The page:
When I came here I was surprised at how little my “non-traditional” writing skills applied. So, I analyzed. I here share the results of that study. Perhaps it may be of some use to those of you who do not leave, get a doctorate or MFA, and rush back.
Imagine a nice, new car, something upscale. I will think of a Porsche 911 Turbo. Red. Mmmm. You may think of a Cooper, or a Navigator, or whatever rocks your van. Park it on the screen of your mind. We will call this a business plan. Keep watching. Stan Laurel and Oliver Hardy, wearing white overalls, enter frame from left. They pull out the rear seats. Then the sound system. Then the odometer, the interior lights, the center console, and anything operated with a button. If you imagined leather, they take that. Finally, they spray the outside a flat primer black, dust off their hands, nod smugly, and leave. They have produced the undergraduate paper.
Why are the two antithetical? Start here: in any group of people, at any moment, 10% are thinking about lunch. The rest are thinking about sex. This is not moralizing; it simply points up the truth that we can all use a little help paying attention, even the three of you who are not yet on Ritalin. A business plan empathizes. For example, it dares to use bolded subheads to organize things, as did the center console those guys ripped from your fantasy car. Perhaps the occasional illustration. And italics, because some things are just more important. It makes it easy. Yes, a good business plan leans over and says: “Dude! A drive? Latte? Spin the old wheels?”
Not so the academic paper, which lets you bring your own coffee. Better, please have it at home. Black. With dry toast. On a white plate. Nothing may be bolded or italicized, except titles. Some titles. No graphics, or the captions they engender. Contractions aren’t permitted. And rhetorical questions? Fuggedaboutit.
Oh, right: no short paragraphs, either. Too emphatic.
(Did you know that a movement is afoot to enforce an MLA style on undergraduate emails? Fortunately, they’ve deadlocked with the APA and Chicago people. Titans wrestle above us.)
Why are these two great literary forms so disparate? Let’s go automotive again. It’s July Fourth, the Scouts just rolled past with supersoakers, and down the parade route weaves a little clutch of antique cars, driven by antique people. Gauzy head scarves and flat caps and such. What these rolling metaphors—the cars, not the oldsters—don’t have is all that stuff Stan and Ollie crowbarred out: odometers, leather, et al. What they do have is miles and miles of good old-fashioned credibility. Oh, yes. Why, if Henry and Rose were to pull over their Nash and give you 8,000 words on Mechanical Reproduction and Gender Gradients in the Early Critical Work of Virginia Woolf (Lateforlunch 937), well, you’d darn well listen. And just so the lit paper.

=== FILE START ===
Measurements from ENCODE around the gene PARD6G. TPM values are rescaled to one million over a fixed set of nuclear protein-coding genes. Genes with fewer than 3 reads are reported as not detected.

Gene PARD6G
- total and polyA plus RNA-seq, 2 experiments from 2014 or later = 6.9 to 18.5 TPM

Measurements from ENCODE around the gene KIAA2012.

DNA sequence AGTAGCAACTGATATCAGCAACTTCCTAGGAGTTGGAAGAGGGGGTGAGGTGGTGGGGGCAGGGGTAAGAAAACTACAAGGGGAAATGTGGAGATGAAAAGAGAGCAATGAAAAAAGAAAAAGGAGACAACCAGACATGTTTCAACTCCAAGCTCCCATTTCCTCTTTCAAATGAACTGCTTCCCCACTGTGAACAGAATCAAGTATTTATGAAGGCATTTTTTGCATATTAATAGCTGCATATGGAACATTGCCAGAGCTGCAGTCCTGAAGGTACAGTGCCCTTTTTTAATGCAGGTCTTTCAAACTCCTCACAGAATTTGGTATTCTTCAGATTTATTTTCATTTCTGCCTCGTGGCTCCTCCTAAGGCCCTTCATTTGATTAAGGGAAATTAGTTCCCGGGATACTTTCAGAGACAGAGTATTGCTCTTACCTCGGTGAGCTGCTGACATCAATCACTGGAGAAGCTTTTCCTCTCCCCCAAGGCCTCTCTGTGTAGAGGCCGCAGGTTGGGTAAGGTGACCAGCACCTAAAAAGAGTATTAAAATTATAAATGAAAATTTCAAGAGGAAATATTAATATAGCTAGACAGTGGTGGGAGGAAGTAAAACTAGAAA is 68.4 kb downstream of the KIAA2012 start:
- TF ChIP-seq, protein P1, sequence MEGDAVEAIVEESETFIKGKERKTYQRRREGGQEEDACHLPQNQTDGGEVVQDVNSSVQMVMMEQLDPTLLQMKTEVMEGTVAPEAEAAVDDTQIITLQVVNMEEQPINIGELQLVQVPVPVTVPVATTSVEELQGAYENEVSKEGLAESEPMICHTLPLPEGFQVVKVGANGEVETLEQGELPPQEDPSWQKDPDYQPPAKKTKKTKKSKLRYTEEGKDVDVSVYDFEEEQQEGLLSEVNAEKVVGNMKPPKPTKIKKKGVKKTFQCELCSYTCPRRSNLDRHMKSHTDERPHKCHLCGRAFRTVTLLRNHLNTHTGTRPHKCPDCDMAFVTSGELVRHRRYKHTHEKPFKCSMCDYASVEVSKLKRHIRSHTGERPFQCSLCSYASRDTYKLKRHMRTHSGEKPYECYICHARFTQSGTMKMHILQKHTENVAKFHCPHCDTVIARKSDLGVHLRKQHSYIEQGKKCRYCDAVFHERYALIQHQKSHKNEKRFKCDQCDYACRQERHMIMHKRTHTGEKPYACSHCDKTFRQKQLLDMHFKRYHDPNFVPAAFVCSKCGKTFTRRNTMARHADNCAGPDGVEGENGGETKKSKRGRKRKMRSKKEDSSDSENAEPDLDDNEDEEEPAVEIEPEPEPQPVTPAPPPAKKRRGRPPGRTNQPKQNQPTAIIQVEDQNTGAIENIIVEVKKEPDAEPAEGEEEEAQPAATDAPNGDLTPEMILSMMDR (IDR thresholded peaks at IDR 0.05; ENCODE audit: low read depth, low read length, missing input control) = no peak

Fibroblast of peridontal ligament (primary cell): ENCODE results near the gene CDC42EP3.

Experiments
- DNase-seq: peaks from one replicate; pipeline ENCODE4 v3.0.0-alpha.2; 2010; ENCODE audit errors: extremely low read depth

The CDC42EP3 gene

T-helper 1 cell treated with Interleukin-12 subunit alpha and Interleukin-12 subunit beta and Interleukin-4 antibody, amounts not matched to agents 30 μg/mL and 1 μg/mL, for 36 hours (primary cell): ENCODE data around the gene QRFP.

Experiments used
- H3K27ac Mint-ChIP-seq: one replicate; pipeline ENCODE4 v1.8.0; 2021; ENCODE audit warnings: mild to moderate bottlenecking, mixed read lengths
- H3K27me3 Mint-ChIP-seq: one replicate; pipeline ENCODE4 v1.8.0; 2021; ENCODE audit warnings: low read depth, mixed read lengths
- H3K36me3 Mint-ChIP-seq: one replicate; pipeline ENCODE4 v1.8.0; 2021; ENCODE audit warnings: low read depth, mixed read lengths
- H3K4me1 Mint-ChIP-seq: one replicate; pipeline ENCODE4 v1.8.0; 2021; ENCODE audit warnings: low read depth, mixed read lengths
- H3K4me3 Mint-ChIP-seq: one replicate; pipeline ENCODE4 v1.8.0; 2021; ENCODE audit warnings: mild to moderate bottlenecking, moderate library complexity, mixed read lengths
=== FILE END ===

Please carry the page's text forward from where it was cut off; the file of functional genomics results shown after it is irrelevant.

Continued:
Of course, the important thing is to be scholarly and truthful, to twine another tiny golden link into the shimmering fabric of scholarly dialogue woven over thousands of years. But you also have to seem credible. A quiet, orderly demeanor is appropriate for this venerable conversation. As with Rose and Henry.
And yes, of course, a business plan also needs credibility. In fact, a generation ago they looked a lot like academic papers for just that reason, and a few still do (losers). But lately there’s an inverse correlation between the formality of the plan and the respect (money) it receives. If you, the prospective CEO, haven’t had a big win yet, you won’t get the money no matter how fancy your plan is. On the other hand, if you’ve already earned really nice places in the Hamptons for three sets of investors at three other companies, you can afford to be cool and casual, and you should. The CEO who wears jeans at an investment conference knows you’re afraid of her, and you should be. Her business plans are written on white boards. And she drives a car you haven’t heard of.
Then there’s finding an audience. Venture capitalists attract business plans the way a red Porsche 911 Turbo attracts slightly overweight middle-aged writers. It’s like parking at the mall on the day after Thanksgiving; there’s a little competition. So yours has to grab ‘em and keep ‘em, or forget about the two mil. Instead, they’ll just think about lunch. Or that other thing. So Ralph W. Emerson is out, and Hunter S. Thompson is in. Whatever it takes. Mixed martial arts.
Not so the undergraduate paper. It has a guaranteed audience of one. However, she has to read hundreds of them a semester, one after another after another. (Though at least we all write nicely; that makes it easier.) To slide successfully through her system the paper must be good, sure, but also very standardized. So no timelines, or cute little informational brushstroke drawings. And definitely no bullet points.
The genres diverge further all the time. Often, now, a business plan isn’t even on paper. It’s PowerPoint: kinetic and transitory, movable chunks, the barest essentials. A dozen slides will do it if you know how to communicate. Simple, streamlined: a bold statement up front, a clear structure of logic and data that support it, then a synthetic conclusion. In spirit and intent, though not in form, exactly like a good academic paper. Just easier to understand.